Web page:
Posts Tagged ‘Get It On’

On this day today 9th October 1971 , 44 years ago today – T. Rex:  released the album  Electric Warrior is released.
Electric Warrior was the sixth album by T. Rex, released in the USA on  September 24th, 1971. It reached #32 on the Billboard 200 Top LP’s chart, and reached #1 for several weeks on the UK Albums chart. It features the single, “Get It On”, which reached #10 on the Billboard Hot 100. In 2003 it was ranked number 160 in Rolling Stone magazine’s list of the 500 Greatest Albums of All Time.

Marc Bolan, in a 1971 interview, said of the album:
“I think Electric Warrior, for me, is the first album which is a statement of 1971 for us in England. I mean that’s… If anyone ever wanted to know why we were big in the other part of the world, that album says it, for me.”

Prior to Electric Warrior’s release, T. Rex (or, as it had mostly been known, Tyrannosaurus Rex) was a folk-rock duo that played acoustic guitar and bongos augmented by the occasional electric and full drum kit. While some of the hippie-prophet philosophy that dominated Tyrannosaurus Rex’s music can still be heard here (especially on the dreamy geneology of “Cosmic Dancer”), Electric Warrior, for the most part, represents a revolution in attitude and approach. Singer/songwriter/guitarist Marc Bolan expanded the band here for a full rock sound, and focused on lean, hook-heavy pop songs that relied on slinky grooves and the riveting energy of early rock & roll. Married to Bolan’s cheeky and charasmatic sexuality and theatrical flair, the results were undeniable.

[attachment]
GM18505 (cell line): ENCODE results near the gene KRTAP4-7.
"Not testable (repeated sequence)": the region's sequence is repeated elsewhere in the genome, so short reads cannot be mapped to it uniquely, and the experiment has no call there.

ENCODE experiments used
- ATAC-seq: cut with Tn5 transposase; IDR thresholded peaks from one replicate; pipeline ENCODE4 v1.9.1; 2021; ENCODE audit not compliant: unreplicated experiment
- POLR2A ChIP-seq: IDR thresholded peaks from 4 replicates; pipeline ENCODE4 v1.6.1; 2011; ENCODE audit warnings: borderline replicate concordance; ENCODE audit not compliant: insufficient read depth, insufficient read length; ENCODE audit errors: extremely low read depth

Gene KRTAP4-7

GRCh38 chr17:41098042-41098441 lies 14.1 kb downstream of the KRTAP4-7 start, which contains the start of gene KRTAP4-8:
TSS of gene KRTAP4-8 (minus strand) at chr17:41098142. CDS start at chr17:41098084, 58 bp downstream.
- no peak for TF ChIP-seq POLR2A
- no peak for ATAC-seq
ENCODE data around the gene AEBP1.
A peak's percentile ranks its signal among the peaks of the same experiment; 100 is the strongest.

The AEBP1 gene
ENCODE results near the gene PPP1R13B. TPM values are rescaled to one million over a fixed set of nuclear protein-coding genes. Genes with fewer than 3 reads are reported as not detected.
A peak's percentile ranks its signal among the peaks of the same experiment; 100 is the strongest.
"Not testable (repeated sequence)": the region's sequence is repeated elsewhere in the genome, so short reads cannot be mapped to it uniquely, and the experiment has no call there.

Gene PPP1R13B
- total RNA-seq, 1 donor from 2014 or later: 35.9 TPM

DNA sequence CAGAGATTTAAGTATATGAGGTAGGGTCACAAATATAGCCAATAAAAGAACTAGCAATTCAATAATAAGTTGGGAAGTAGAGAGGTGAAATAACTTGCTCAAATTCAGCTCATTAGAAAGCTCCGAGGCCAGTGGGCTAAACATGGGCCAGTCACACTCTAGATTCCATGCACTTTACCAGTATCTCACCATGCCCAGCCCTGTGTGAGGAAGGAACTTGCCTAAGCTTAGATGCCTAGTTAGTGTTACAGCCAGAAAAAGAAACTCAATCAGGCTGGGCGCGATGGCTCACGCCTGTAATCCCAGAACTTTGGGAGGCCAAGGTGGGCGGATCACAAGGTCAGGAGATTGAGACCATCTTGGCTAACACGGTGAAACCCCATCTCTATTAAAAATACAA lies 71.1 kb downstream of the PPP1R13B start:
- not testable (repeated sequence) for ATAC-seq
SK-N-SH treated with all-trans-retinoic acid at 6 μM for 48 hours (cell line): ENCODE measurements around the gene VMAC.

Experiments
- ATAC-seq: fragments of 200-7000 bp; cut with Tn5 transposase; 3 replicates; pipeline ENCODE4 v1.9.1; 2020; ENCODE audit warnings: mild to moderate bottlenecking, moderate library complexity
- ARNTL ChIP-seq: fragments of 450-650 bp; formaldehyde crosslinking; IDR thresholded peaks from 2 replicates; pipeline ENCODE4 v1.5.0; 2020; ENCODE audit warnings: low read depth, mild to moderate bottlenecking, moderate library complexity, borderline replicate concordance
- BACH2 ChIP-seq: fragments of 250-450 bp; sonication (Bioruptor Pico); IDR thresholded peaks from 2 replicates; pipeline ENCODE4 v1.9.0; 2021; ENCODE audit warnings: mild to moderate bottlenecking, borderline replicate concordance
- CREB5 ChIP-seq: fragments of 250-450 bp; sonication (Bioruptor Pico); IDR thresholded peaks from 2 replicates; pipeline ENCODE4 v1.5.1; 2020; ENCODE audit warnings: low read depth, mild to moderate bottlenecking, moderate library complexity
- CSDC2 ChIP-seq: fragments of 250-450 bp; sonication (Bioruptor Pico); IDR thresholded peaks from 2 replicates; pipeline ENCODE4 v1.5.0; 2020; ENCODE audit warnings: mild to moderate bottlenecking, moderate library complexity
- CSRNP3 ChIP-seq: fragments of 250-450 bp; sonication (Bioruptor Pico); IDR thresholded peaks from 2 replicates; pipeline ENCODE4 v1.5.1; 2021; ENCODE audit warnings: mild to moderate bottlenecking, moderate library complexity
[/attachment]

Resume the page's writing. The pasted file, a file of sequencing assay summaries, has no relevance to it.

From the mid-tempo thump of “Mambo Sun” to the crashing yowl of “Rip Off,” Electric Warrior is fuzzy, nasty, and immediately appealing. Songs like “Jeepster” and Get It On “Bang A Gong” pump straight from the elemental heart of rock & roll, yet the songs are fleshed out beautifully with strings, handclaps, backup vocals, and Tony Visconti’s expansive production. Bolan’s glitzy, sexy aesthetic directly sparked the glam movement (he was a huge influence on David Bowie and the creation of his Ziggy Stardust persona), while his punchy, back-to-basics approach also presaged the stripped-down, three-minute song attack of the Ramones and the punk movement in the later ’70s. As a result, Electric Warrior can be seen as one of the most enduring and quietly influential records in the rock canon.

So elegant, so fey (check the cover of T. Rex, his first on Reprise), Marc Bolan is a stripling, a sylph. Too old to be innocent in today’s world, though his years number 23, he plays to the post-J.F.K. set, yet with enough decadence and sarcasm for any war baby to hum along. He’s been rewarded with three No. One singles in England, where their sense of youth is less pristine (and besides, how old is the average singles consumer anyway?).

Marc is one of the eternally precocious, fated to live outside the world of adults forever. But he is an outsider in another sense, too. Back when T. Rex was known as Tyrannosaurus Rex, Marc sang of and inhabited a medieval world of wizards and unicorns. Now his subject and medium is rock ‘n’ roll, and his outsider’s stance (chronologically young because historically young) enables him to see things with a special clarity and vision. Marc’s lyrics still sound like nursery rhymes, and he sings with a puckish quaver, but he now plays a mean lead guitar.